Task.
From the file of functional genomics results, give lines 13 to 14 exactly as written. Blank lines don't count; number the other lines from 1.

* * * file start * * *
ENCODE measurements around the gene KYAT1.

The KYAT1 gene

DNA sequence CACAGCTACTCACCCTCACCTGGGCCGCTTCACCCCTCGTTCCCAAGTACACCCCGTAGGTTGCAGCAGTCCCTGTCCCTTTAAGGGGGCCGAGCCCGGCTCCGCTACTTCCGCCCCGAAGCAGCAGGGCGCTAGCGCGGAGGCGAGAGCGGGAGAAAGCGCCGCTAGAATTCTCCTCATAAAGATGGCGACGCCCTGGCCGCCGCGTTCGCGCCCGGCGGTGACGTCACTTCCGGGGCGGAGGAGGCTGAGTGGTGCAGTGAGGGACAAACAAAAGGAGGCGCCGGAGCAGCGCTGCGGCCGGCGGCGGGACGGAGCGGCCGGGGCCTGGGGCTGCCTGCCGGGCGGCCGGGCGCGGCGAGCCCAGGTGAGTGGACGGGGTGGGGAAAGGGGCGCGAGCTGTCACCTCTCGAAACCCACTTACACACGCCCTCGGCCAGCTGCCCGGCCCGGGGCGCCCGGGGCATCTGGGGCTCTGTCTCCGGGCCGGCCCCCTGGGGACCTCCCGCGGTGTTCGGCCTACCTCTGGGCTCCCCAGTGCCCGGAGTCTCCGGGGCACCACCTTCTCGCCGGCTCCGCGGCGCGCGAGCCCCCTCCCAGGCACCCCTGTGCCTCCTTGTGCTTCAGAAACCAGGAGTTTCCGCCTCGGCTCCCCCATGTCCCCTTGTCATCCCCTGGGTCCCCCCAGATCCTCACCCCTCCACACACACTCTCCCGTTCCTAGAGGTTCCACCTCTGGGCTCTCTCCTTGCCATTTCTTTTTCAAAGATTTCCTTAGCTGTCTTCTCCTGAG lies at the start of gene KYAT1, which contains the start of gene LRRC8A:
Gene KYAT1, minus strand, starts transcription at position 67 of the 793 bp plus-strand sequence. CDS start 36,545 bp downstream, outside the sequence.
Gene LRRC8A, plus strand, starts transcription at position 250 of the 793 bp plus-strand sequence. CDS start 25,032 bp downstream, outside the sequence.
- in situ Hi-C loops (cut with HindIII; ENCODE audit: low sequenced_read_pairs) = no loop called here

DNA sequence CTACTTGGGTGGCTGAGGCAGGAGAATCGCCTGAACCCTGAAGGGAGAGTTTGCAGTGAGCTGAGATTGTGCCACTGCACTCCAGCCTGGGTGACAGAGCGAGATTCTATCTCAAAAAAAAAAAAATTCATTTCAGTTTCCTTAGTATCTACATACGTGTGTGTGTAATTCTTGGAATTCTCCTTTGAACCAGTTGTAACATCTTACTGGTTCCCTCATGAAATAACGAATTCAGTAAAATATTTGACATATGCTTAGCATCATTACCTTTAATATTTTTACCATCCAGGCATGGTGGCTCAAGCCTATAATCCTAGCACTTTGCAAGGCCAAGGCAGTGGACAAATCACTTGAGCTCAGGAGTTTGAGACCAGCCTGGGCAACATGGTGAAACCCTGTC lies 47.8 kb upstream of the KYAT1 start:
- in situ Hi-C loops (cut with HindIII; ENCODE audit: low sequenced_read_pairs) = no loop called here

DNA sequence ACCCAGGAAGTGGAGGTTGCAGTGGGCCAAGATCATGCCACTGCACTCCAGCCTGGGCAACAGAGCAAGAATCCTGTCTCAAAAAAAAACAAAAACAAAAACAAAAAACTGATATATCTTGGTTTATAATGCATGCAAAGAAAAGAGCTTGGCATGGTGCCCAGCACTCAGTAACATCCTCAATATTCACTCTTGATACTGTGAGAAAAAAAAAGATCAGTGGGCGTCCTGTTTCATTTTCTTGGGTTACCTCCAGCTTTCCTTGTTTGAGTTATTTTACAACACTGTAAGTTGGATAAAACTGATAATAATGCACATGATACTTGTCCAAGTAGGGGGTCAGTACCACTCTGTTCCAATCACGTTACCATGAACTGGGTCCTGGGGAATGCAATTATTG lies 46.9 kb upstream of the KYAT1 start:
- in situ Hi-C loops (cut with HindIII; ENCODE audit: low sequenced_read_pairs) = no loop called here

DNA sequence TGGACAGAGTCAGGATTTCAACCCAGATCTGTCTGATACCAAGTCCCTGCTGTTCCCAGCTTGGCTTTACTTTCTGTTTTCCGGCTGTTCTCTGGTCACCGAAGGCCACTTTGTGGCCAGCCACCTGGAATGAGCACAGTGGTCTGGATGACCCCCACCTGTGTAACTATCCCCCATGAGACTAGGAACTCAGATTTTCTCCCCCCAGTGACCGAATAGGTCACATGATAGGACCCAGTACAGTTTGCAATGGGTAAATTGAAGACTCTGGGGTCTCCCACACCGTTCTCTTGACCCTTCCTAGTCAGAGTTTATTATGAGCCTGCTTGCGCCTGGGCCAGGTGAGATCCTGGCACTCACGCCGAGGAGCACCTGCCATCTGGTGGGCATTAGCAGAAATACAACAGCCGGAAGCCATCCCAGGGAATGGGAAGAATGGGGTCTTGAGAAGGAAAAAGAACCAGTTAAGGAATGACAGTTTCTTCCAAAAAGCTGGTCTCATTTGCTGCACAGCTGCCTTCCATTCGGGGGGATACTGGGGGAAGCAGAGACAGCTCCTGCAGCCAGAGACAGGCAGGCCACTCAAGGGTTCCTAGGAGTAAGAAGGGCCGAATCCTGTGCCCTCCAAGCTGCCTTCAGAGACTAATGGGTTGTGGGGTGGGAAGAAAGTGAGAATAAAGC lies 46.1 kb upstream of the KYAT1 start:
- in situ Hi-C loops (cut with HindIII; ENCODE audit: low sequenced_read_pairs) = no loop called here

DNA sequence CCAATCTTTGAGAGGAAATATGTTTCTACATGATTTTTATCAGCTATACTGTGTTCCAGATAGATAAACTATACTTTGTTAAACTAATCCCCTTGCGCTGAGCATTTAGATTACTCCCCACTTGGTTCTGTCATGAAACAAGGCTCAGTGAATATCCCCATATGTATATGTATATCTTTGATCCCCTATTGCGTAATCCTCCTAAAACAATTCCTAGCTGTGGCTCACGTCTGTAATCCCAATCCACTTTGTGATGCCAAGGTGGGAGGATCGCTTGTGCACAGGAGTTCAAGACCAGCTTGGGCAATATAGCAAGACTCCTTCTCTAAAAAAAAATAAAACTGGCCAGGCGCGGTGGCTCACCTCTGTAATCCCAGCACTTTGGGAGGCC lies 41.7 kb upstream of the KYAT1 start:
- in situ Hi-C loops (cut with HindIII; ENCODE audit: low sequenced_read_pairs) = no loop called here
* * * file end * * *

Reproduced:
DNA sequence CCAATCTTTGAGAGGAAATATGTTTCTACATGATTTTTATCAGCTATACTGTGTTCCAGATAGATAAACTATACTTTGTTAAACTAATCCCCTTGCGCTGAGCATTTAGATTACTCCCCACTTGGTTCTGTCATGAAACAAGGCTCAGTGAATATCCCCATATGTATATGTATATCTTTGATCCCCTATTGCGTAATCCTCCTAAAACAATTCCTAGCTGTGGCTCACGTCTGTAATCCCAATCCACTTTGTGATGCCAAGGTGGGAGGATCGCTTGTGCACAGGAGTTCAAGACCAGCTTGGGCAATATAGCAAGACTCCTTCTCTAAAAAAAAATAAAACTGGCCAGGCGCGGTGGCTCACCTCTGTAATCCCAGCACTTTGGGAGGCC lies 41.7 kb upstream of the KYAT1 start:
- in situ Hi-C loops (cut with HindIII; ENCODE audit: low sequenced_read_pairs) = no loop called here